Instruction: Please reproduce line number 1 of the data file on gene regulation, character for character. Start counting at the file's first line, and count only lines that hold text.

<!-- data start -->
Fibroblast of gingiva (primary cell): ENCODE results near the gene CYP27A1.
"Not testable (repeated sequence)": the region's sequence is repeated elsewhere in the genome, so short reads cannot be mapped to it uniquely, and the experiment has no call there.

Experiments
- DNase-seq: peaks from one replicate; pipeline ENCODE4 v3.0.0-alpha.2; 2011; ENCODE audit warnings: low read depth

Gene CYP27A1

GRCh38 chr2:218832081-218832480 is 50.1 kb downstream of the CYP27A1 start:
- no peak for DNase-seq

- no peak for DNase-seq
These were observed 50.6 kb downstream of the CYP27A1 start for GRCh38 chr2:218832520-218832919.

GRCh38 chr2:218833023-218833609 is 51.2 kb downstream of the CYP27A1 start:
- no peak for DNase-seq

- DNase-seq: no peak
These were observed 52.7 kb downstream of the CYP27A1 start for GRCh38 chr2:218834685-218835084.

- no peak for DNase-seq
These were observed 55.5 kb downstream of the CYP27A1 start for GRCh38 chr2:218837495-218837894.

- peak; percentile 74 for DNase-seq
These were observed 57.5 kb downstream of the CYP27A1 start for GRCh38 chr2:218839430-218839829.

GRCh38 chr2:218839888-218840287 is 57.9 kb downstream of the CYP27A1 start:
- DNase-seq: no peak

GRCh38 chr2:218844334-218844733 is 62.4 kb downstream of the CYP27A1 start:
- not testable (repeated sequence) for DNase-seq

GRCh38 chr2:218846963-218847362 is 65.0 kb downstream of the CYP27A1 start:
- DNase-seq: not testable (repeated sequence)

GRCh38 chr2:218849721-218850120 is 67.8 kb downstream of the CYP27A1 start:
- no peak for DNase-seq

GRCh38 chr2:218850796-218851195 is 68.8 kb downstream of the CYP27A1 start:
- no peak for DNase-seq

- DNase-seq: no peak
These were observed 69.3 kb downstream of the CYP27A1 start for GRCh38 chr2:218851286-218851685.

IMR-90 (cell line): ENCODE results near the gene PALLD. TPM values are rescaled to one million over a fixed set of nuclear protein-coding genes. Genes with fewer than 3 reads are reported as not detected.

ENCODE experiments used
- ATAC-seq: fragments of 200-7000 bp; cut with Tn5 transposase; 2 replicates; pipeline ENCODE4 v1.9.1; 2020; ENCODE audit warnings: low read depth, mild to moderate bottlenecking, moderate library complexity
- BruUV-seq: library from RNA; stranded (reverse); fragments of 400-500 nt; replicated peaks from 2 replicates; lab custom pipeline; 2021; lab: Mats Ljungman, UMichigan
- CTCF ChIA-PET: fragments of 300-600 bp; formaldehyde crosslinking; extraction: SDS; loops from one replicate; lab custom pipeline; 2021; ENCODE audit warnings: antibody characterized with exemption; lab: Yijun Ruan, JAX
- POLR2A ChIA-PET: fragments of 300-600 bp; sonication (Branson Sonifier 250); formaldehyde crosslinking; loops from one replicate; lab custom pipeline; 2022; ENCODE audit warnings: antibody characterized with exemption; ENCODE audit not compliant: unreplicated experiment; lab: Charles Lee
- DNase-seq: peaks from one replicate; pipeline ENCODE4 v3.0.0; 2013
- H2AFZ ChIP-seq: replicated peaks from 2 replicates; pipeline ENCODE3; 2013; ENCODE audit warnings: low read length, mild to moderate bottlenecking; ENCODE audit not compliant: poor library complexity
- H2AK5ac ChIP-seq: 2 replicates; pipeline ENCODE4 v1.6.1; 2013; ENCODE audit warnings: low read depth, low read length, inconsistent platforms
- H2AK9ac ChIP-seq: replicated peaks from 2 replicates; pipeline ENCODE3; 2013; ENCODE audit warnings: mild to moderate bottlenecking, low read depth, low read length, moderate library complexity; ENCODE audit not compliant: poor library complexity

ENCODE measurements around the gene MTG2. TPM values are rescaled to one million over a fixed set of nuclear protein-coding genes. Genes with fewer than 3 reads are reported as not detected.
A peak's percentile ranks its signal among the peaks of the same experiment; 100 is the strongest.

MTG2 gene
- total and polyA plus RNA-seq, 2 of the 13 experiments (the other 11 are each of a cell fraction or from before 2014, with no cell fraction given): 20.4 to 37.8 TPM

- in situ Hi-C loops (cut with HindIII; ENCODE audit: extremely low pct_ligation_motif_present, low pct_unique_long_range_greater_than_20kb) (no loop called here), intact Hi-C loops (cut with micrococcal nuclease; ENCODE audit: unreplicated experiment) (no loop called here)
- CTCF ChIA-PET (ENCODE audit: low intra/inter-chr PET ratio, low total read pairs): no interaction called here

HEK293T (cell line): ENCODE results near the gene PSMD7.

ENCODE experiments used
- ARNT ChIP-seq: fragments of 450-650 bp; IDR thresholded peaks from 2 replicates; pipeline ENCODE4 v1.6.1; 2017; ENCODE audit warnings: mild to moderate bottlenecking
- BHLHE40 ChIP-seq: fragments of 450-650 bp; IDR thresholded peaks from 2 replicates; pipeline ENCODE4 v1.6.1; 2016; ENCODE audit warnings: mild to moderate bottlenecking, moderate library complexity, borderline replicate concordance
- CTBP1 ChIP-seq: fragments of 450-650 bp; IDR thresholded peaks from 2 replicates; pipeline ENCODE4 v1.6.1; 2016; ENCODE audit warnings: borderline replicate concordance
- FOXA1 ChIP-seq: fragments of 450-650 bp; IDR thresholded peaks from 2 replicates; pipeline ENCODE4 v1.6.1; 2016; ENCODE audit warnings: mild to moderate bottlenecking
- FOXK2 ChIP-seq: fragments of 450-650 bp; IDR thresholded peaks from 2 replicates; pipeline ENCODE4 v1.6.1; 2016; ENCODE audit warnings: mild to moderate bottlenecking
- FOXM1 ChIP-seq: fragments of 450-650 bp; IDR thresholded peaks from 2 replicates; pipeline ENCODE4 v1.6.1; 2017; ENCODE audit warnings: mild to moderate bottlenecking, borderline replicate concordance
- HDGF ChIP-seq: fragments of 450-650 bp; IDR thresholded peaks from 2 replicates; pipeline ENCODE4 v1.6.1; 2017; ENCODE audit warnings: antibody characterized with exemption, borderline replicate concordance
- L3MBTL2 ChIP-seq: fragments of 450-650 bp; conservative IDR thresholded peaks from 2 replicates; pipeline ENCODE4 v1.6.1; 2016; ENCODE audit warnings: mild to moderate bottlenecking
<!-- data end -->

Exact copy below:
Fibroblast of gingiva (primary cell): ENCODE results near the gene CYP27A1.